“Change is inevitable, but this little pocket has not changed nearly as much as some of Austin,” LaRue said.
The record store, adorned with a ‘60s-style sign and colored disks that create a stained glass look, shares a parking lot with a vintage clothing store and Epoch Coffee—an easily recognizable strip mall with the coffee shop’s large mascot donning the corner.
The business’s location, in the vintage, artsy corridor, has been part of its long-term success and an even more essential component to the shop’s survival during the pandemic, LaRue said.
“I’ve been a lifelong music fan and have been collecting records since I was a kid,” LaRue said.
As he aged and technology changed, his love for the medium remained steadfast. LaRue said he left Austin for a while, but when family brought him back to town, he and business partner Gabe Vaughn decided to create a local record store.
“I’m from the age where, you know, cassettes were kind of new,” LaRue said.
Breakaway Records, which has been in place for 11 years, specializes in indie vinyls that span the decades. The store’s main business comes from buying and selling records collected by Austinites, though the store offers newer selections, too.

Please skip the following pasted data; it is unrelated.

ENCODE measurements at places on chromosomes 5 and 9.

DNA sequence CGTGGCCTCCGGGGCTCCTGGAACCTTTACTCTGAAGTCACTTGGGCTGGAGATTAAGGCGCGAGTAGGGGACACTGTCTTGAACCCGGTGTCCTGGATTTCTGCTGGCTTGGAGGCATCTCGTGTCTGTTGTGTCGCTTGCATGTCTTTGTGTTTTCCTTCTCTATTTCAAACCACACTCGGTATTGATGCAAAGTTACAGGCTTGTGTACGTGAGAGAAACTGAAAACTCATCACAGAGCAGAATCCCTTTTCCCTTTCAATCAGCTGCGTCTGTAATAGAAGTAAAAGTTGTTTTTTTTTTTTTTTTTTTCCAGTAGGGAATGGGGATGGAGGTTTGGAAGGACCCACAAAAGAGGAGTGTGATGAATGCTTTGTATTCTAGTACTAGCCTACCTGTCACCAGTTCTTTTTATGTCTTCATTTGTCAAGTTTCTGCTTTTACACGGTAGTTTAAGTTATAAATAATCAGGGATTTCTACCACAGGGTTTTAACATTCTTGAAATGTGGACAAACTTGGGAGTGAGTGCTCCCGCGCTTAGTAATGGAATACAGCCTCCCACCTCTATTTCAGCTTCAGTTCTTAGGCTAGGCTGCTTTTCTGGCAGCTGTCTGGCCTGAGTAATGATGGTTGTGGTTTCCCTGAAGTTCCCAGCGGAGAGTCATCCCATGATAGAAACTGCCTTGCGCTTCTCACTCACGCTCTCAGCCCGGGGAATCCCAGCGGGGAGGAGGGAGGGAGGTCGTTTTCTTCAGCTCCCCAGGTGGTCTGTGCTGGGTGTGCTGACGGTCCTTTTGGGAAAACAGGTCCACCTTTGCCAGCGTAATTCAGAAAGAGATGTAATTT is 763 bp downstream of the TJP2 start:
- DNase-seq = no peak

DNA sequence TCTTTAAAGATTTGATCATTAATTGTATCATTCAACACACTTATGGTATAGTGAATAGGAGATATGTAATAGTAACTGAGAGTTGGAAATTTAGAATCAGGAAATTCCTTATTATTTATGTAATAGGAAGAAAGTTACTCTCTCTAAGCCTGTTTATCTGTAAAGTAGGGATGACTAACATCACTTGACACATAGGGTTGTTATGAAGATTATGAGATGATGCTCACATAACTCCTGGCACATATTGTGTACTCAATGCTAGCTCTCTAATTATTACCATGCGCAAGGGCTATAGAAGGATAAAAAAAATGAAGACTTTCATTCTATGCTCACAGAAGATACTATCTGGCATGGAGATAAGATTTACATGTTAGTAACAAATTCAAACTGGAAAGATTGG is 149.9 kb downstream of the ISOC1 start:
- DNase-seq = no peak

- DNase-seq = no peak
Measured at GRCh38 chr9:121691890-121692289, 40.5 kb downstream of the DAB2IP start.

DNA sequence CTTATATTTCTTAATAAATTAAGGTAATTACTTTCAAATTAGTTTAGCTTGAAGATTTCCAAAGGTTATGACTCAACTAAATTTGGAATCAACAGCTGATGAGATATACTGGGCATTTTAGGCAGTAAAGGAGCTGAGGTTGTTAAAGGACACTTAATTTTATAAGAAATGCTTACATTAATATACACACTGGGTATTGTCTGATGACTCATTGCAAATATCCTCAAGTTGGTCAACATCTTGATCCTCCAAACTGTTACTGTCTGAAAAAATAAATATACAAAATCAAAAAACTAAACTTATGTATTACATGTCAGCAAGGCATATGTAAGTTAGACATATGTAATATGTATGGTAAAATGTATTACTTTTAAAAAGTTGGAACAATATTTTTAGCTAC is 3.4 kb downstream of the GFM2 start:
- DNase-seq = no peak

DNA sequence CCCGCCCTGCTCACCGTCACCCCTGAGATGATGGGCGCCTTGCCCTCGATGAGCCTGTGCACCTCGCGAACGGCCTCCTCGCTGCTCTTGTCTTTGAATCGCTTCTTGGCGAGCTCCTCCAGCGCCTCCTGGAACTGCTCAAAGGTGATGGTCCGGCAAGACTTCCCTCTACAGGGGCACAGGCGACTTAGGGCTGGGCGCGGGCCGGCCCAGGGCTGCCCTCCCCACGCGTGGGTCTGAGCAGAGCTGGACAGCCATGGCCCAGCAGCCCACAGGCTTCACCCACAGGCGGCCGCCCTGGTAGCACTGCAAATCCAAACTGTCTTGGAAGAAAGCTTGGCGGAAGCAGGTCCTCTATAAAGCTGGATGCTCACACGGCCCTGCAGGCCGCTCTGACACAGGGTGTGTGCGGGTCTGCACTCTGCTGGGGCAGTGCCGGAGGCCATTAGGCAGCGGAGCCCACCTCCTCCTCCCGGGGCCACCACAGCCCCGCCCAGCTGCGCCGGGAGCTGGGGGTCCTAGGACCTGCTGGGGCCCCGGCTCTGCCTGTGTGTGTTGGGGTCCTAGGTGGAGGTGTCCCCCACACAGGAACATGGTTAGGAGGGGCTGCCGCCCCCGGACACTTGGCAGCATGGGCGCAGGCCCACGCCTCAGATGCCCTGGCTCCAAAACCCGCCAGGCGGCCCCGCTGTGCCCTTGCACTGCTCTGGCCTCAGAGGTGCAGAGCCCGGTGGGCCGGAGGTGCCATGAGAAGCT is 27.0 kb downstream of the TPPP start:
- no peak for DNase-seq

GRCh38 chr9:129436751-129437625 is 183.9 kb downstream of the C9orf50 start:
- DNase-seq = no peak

“One of the cool things about running a record store here is that there are not only music fans, but there are people who have bought and collected records,” LaRue said.
When the shop first opened, LaRue said not a lot of labels were interested in producing vinyls. New technology, such as iTunes, offered a cheaper and easier way to disseminate music. But Austin, with its citizenry of music lovers and artists, had vinyls to sell and swap. Then records took off. Major labels started putting anything on a record—from Drake to classic rereleases—that could sell.
Due to the pandemic, the store closed from March to November 2020, then reopened for the holiday season. LaRue and Vaughn raced to create an online store, but things were tight. LaRue said longtime customers stepped up to help, purchasing large gift certificates or ordering a regular supply of new records. LaRue said it was important to the neighborhood that the store survive.